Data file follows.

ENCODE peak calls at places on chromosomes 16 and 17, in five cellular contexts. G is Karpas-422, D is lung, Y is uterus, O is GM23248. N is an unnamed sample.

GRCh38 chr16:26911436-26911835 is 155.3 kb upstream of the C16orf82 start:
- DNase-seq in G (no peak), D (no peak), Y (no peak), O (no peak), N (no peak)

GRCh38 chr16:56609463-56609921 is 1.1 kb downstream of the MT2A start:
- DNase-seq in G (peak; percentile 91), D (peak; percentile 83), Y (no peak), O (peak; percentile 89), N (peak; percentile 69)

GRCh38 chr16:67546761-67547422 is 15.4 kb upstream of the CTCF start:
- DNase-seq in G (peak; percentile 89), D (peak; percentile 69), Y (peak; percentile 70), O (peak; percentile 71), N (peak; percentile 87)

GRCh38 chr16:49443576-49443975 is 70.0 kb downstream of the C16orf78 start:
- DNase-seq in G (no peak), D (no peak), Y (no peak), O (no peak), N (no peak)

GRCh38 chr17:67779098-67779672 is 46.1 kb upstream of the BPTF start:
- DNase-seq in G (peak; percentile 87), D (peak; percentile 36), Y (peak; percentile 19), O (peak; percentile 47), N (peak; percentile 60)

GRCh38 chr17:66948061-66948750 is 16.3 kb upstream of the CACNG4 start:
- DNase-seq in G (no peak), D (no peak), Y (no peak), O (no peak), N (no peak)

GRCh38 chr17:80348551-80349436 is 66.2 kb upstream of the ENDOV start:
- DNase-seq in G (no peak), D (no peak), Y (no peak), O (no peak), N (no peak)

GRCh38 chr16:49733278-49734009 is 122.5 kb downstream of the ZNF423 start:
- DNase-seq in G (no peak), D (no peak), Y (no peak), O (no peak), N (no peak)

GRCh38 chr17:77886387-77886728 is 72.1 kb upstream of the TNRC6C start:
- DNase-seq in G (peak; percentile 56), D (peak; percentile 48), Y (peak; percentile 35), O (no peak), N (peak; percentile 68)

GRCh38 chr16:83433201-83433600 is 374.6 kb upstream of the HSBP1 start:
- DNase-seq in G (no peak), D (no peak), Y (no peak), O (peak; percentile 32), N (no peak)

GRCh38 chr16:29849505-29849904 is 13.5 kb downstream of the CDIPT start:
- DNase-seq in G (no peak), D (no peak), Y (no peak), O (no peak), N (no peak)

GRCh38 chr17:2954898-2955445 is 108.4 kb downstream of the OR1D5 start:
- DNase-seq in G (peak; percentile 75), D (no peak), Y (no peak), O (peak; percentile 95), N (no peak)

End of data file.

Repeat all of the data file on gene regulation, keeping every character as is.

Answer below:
ENCODE peak calls at places on chromosomes 16 and 17, in five cellular contexts. G is Karpas-422, D is lung, Y is uterus, O is GM23248. N is an unnamed sample.

GRCh38 chr16:26911436-26911835 is 155.3 kb upstream of the C16orf82 start:
- DNase-seq in G (no peak), D (no peak), Y (no peak), O (no peak), N (no peak)

GRCh38 chr16:56609463-56609921 is 1.1 kb downstream of the MT2A start:
- DNase-seq in G (peak; percentile 91), D (peak; percentile 83), Y (no peak), O (peak; percentile 89), N (peak; percentile 69)

GRCh38 chr16:67546761-67547422 is 15.4 kb upstream of the CTCF start:
- DNase-seq in G (peak; percentile 89), D (peak; percentile 69), Y (peak; percentile 70), O (peak; percentile 71), N (peak; percentile 87)

GRCh38 chr16:49443576-49443975 is 70.0 kb downstream of the C16orf78 start:
- DNase-seq in G (no peak), D (no peak), Y (no peak), O (no peak), N (no peak)

GRCh38 chr17:67779098-67779672 is 46.1 kb upstream of the BPTF start:
- DNase-seq in G (peak; percentile 87), D (peak; percentile 36), Y (peak; percentile 19), O (peak; percentile 47), N (peak; percentile 60)

GRCh38 chr17:66948061-66948750 is 16.3 kb upstream of the CACNG4 start:
- DNase-seq in G (no peak), D (no peak), Y (no peak), O (no peak), N (no peak)

GRCh38 chr17:80348551-80349436 is 66.2 kb upstream of the ENDOV start:
- DNase-seq in G (no peak), D (no peak), Y (no peak), O (no peak), N (no peak)

GRCh38 chr16:49733278-49734009 is 122.5 kb downstream of the ZNF423 start:
- DNase-seq in G (no peak), D (no peak), Y (no peak), O (no peak), N (no peak)

GRCh38 chr17:77886387-77886728 is 72.1 kb upstream of the TNRC6C start:
- DNase-seq in G (peak; percentile 56), D (peak; percentile 48), Y (peak; percentile 35), O (no peak), N (peak; percentile 68)

GRCh38 chr16:83433201-83433600 is 374.6 kb upstream of the HSBP1 start:
- DNase-seq in G (no peak), D (no peak), Y (no peak), O (peak; percentile 32), N (no peak)

GRCh38 chr16:29849505-29849904 is 13.5 kb downstream of the CDIPT start:
- DNase-seq in G (no peak), D (no peak), Y (no peak), O (no peak), N (no peak)

GRCh38 chr17:2954898-2955445 is 108.4 kb downstream of the OR1D5 start:
- DNase-seq in G (peak; percentile 75), D (no peak), Y (no peak), O (peak; percentile 95), N (no peak)